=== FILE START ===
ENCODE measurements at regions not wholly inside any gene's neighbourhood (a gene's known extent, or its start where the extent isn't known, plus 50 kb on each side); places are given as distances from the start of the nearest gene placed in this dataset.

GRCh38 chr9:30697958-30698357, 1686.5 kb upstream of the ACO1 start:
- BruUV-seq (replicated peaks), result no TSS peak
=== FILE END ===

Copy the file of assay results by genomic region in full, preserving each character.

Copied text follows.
ENCODE measurements at regions not wholly inside any gene's neighbourhood (a gene's known extent, or its start where the extent isn't known, plus 50 kb on each side); places are given as distances from the start of the nearest gene placed in this dataset.

GRCh38 chr9:30697958-30698357, 1686.5 kb upstream of the ACO1 start:
- BruUV-seq (replicated peaks), result no TSS peak